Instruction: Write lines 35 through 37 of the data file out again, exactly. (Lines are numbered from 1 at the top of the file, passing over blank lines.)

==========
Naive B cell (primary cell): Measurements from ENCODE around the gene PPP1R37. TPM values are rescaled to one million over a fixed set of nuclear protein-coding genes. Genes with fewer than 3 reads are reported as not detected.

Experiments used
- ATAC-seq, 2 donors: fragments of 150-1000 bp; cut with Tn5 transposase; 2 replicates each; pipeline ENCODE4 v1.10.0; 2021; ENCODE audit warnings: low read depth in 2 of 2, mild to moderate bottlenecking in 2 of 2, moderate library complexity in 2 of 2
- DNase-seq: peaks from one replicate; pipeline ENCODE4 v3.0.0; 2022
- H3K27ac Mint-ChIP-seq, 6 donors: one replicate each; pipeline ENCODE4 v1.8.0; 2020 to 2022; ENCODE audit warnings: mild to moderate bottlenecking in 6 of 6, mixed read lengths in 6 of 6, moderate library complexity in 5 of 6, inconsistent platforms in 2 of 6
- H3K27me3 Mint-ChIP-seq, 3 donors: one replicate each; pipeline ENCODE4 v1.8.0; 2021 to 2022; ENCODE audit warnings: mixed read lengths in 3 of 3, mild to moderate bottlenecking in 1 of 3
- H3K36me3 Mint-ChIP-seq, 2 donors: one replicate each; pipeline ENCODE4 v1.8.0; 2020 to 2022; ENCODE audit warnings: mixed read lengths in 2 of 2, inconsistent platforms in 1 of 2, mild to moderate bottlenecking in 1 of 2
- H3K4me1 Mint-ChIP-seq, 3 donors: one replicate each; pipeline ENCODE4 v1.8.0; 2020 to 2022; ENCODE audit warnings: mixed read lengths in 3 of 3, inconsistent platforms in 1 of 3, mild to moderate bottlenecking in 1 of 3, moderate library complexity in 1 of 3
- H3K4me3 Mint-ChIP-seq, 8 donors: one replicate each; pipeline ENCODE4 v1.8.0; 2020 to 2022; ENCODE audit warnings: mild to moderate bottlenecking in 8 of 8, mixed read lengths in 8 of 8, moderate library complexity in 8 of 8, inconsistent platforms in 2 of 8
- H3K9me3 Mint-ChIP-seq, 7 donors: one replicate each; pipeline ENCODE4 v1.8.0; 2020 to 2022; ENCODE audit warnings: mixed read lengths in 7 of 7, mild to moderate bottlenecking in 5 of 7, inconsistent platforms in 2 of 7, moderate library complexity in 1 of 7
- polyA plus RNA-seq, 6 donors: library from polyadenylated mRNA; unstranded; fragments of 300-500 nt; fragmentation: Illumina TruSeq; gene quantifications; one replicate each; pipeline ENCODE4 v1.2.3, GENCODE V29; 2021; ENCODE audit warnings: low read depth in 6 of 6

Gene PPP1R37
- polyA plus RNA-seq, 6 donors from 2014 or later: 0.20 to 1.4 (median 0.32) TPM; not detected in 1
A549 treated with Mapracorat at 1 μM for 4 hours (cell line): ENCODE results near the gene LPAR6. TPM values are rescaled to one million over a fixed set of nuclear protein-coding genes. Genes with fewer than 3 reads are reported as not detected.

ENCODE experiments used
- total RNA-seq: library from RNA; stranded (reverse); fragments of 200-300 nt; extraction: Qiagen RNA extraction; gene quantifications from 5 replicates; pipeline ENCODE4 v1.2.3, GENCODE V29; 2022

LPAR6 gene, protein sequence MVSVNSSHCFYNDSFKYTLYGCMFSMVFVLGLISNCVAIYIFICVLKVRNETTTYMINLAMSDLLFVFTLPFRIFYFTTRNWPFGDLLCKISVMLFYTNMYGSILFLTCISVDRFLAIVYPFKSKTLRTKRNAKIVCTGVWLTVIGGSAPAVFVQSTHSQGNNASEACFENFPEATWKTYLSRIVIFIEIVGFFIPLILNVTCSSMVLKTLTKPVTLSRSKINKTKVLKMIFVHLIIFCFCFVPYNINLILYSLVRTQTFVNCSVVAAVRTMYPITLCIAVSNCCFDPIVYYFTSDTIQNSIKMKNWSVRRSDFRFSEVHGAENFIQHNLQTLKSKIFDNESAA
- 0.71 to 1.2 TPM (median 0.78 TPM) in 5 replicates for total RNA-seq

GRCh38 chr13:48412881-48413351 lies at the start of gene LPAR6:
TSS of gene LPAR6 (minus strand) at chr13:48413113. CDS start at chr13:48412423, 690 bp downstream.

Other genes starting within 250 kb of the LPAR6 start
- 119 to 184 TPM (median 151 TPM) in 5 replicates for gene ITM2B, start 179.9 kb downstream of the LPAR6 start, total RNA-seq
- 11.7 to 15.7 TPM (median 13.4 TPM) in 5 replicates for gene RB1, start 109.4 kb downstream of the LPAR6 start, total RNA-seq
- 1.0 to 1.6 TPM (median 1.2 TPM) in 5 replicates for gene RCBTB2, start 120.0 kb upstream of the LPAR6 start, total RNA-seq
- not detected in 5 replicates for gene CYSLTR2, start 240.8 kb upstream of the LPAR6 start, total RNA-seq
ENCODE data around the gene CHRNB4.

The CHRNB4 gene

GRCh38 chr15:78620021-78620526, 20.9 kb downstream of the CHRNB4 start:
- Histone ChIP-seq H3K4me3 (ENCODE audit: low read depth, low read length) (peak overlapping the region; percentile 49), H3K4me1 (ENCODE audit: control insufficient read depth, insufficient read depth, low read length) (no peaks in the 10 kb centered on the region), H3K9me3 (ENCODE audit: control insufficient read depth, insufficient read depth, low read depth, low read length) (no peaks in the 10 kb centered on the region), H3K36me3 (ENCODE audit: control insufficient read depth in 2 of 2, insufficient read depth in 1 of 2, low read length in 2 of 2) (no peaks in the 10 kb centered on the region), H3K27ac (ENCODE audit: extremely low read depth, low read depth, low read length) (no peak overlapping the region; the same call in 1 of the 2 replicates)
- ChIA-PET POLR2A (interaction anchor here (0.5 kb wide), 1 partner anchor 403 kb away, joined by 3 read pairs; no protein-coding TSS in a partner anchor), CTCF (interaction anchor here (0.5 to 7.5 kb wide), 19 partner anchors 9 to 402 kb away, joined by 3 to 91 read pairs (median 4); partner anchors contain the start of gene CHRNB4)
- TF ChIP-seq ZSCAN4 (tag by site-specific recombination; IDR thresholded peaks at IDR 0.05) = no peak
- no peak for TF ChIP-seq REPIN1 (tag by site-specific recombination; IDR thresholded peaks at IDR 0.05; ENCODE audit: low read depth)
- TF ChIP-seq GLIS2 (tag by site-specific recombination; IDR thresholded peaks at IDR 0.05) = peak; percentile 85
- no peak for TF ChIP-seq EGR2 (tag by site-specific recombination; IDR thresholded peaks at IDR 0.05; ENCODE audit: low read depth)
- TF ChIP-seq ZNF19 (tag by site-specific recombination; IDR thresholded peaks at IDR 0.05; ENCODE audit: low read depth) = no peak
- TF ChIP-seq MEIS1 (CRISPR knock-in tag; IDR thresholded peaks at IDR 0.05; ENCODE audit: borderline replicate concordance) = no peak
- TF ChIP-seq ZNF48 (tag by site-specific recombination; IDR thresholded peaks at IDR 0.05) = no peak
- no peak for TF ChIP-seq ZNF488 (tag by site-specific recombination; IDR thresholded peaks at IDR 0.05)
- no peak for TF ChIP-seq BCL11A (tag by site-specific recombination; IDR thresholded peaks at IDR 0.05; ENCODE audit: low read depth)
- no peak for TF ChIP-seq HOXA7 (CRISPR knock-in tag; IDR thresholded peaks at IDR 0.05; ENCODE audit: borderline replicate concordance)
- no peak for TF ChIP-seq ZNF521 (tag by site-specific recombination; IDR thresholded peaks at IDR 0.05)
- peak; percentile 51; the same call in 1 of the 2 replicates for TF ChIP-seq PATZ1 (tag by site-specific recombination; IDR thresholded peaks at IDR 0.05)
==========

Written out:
- TF ChIP-seq ZNF19 (tag by site-specific recombination; IDR thresholded peaks at IDR 0.05; ENCODE audit: low read depth) = no peak
- TF ChIP-seq MEIS1 (CRISPR knock-in tag; IDR thresholded peaks at IDR 0.05; ENCODE audit: borderline replicate concordance) = no peak
- TF ChIP-seq ZNF48 (tag by site-specific recombination; IDR thresholded peaks at IDR 0.05) = no peak